Thursday, October 18, 2012

Why I Chose Traditional Publication

A guest post by author Jaden Terrell 

When Peg invited me to submit this guest post, I had a moment of déjà vu. She had just read the first book in my Jared McKean series and said, “I don’t understand why you went with a traditional publisher. You’re good enough to make it on your own.”

Several years ago, an early version of the book was released (under a different title) through a self-publishing company. At the time, I kept hearing, “Why did you self-publish? You’re good enough to get a traditional publisher.” The paradigm has shifted that far and that fast.

The short answer to why I chose to go with a traditional publisher is that I’d tried self-publishing, and I didn’t like it much. I’m shy by nature, and being the sole person responsible for marketing my book was daunting. Successful self-publishing requires a thick skin and a skill set far outside my comfort zone. It requires the author to spend an inordinate amount of time dealing with things that have nothing to do with writing, which is why Amanda Hocking, who made more than a million dollars self-publishing, snapped up a traditional offer as soon as it was offered. If you don’t like or aren’t good at those tasks, or even if you just prefer to devote the bulk of your time to the actual writing, it’s a lot like being nibbled to death by geese.

Even if you take on the challenges, the odds of success are slim. According to Amazon, 30 self-published authors have sold more than 100,000 copies, 145 have sold more than 50,000, and “more than 1000” sell more than 1,000 copies a month. That sounds great until you realize that Lulu publishes 4,000 new titles a month and that there were more than 200,000 self-published titles last year. Bowker predicts as many as 600,000 self-published titles by 2015. So yes, there are more authors than ever making a living through self-publishing, but for every one of those, there are thousands more making little or nothing.

With traditional publishing, I have the support of my publisher, Marty Shepard of The Permanent Press. Although I still have to work at creating an online presence and building name recognition, Marty promotes his authors tirelessly. His company is well-known in the industry, and doors that were closed to me as a self-published author have opened because of his reputation. On my own, I was lucky to get a few reviews from bloggers I knew from DorothyL and other newslists. Since signing with The Permanent Press, I’ve received favorable reviews from Publishers Weekly, Library Journal, Kirkus, and Booklist. I’ve been reviewed in and interviewed by Suspense Magazine and given an excellent review in Mystery Scene Magazine. Would these reviewers have liked the book as much in its earlier incarnation? I’ll never know because I could never have gotten in the door.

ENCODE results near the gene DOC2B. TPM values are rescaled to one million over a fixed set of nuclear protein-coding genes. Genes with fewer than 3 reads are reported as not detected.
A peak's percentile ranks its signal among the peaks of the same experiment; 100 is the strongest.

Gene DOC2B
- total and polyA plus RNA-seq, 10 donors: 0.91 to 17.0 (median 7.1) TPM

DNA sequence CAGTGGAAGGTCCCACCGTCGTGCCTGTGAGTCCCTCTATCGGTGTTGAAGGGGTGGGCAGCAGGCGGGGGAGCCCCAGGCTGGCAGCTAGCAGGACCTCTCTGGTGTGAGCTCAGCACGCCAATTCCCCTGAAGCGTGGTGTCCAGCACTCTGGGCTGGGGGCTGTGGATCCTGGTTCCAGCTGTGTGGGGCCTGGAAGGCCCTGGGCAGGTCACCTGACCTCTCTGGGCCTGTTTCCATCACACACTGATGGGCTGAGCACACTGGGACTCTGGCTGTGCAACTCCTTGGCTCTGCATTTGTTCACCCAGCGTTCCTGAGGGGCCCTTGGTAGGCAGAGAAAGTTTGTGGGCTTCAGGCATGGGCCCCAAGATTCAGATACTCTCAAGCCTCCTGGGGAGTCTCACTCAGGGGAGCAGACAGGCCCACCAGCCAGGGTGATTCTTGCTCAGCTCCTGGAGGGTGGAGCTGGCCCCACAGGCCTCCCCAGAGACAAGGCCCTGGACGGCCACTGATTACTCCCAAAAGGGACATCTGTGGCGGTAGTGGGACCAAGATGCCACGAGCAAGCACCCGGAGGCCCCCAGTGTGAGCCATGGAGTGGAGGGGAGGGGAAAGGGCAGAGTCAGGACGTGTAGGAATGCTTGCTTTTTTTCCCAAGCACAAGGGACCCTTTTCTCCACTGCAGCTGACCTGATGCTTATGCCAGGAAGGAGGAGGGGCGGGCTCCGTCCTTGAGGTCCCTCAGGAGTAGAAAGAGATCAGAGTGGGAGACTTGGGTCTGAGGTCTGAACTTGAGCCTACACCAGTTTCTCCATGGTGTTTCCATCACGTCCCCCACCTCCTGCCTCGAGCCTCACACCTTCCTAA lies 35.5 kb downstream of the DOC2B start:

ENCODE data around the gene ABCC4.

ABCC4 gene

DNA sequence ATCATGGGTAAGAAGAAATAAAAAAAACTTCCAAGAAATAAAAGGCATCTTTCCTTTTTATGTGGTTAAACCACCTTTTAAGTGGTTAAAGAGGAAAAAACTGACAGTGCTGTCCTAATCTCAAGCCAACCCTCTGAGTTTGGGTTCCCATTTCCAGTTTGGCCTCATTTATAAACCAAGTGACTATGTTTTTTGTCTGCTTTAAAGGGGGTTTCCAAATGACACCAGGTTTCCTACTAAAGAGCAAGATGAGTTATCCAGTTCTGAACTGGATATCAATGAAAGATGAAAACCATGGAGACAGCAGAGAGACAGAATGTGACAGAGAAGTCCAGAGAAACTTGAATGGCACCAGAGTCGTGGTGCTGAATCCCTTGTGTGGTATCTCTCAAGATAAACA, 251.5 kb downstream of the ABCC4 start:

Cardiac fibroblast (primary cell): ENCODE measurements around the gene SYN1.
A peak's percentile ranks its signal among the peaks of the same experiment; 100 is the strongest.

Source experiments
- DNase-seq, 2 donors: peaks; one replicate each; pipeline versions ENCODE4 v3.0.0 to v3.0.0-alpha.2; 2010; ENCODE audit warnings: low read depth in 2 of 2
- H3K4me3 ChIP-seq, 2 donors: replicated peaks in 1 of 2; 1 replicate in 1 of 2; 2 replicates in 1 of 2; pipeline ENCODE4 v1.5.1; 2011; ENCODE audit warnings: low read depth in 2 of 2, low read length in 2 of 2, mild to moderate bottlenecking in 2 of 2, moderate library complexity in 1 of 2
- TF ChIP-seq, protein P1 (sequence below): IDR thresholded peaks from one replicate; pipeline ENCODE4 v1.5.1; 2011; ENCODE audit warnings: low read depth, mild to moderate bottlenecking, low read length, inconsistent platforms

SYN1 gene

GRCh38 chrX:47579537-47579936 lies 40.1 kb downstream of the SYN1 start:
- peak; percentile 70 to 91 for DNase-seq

I have my doubts, though, because the main reason I chose to go traditional is that, as Dean Wesley Smith says, writers are terrible judges of their own work. For many authors, including Dean, that’s an argument for going ahead and putting the book out: let the readers decide. But for me, it’s the best argument in the world for holding off.

Let me back up a minute. When I started submitting the first Jared McKean book, I got an agent very quickly. We got a lot of “good” rejections from the big houses—the kind with complimentary comments and encouragement—but no takers. I knew there was something wrong with the book, but neither my agent nor I could put a finger on what it was. I did an extensive edit, and then a friend offered to publish it for me through iUniverse. “Worth a try,” my agent said, “since we’re not having much luck with it.”

So my friend and I published it, to little fanfare, and most people who read it seemed enthusiastic about it. Established mystery authors, like Kathryn Wall (who had also gotten her start by self-publishing), Sarah Shaber, and Patricia Sprinkle, treated me like one of the club. Despite the stigma attached to self-publishing, they never ostracized me. But I knew I hadn’t made the cut. And there was a reason for that. Looking back on that version of the book, it wasn’t horrible, but it wasn’t ready. The book as it is now is so much richer and more polished. I learned a lot of valuable lessons from my self-publishing experience, but I do feel a pang every time a copy of that first version floats up on Google or Amazon, because it wasn’t the book it could have been. For me, that’s the peril of self-publishing. It’s so easy to “put it out there” before it’s ripe.